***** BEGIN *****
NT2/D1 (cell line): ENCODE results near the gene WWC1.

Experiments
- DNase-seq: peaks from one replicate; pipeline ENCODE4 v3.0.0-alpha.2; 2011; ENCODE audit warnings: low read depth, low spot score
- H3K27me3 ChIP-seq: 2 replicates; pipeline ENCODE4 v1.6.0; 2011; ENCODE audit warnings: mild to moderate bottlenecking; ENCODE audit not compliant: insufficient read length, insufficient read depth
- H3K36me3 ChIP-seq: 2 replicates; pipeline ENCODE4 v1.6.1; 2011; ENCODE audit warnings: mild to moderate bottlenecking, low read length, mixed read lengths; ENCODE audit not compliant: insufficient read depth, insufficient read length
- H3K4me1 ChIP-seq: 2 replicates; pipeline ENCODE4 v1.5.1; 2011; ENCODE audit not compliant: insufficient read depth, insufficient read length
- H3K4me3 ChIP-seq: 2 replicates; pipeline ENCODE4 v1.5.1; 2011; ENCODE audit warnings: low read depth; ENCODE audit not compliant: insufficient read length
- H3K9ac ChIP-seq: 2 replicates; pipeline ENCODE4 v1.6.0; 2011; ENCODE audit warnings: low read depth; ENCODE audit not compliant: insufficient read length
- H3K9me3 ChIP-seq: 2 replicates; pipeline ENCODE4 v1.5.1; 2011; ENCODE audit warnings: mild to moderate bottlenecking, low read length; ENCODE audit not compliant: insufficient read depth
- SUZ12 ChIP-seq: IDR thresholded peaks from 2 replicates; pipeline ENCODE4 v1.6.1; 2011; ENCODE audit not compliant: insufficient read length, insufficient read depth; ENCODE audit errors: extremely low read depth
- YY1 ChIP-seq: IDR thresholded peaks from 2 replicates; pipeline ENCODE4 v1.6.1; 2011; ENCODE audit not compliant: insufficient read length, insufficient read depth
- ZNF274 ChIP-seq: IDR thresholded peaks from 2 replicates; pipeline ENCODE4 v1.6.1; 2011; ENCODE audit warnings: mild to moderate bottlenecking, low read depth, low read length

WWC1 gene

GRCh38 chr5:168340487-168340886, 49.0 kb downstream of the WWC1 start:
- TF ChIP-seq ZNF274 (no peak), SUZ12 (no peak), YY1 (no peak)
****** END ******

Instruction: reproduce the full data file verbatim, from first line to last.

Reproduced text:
NT2/D1 (cell line): ENCODE results near the gene WWC1.

Experiments
- DNase-seq: peaks from one replicate; pipeline ENCODE4 v3.0.0-alpha.2; 2011; ENCODE audit warnings: low read depth, low spot score
- H3K27me3 ChIP-seq: 2 replicates; pipeline ENCODE4 v1.6.0; 2011; ENCODE audit warnings: mild to moderate bottlenecking; ENCODE audit not compliant: insufficient read length, insufficient read depth
- H3K36me3 ChIP-seq: 2 replicates; pipeline ENCODE4 v1.6.1; 2011; ENCODE audit warnings: mild to moderate bottlenecking, low read length, mixed read lengths; ENCODE audit not compliant: insufficient read depth, insufficient read length
- H3K4me1 ChIP-seq: 2 replicates; pipeline ENCODE4 v1.5.1; 2011; ENCODE audit not compliant: insufficient read depth, insufficient read length
- H3K4me3 ChIP-seq: 2 replicates; pipeline ENCODE4 v1.5.1; 2011; ENCODE audit warnings: low read depth; ENCODE audit not compliant: insufficient read length
- H3K9ac ChIP-seq: 2 replicates; pipeline ENCODE4 v1.6.0; 2011; ENCODE audit warnings: low read depth; ENCODE audit not compliant: insufficient read length
- H3K9me3 ChIP-seq: 2 replicates; pipeline ENCODE4 v1.5.1; 2011; ENCODE audit warnings: mild to moderate bottlenecking, low read length; ENCODE audit not compliant: insufficient read depth
- SUZ12 ChIP-seq: IDR thresholded peaks from 2 replicates; pipeline ENCODE4 v1.6.1; 2011; ENCODE audit not compliant: insufficient read length, insufficient read depth; ENCODE audit errors: extremely low read depth
- YY1 ChIP-seq: IDR thresholded peaks from 2 replicates; pipeline ENCODE4 v1.6.1; 2011; ENCODE audit not compliant: insufficient read length, insufficient read depth
- ZNF274 ChIP-seq: IDR thresholded peaks from 2 replicates; pipeline ENCODE4 v1.6.1; 2011; ENCODE audit warnings: mild to moderate bottlenecking, low read depth, low read length

WWC1 gene

GRCh38 chr5:168340487-168340886, 49.0 kb downstream of the WWC1 start:
- TF ChIP-seq ZNF274 (no peak), SUZ12 (no peak), YY1 (no peak)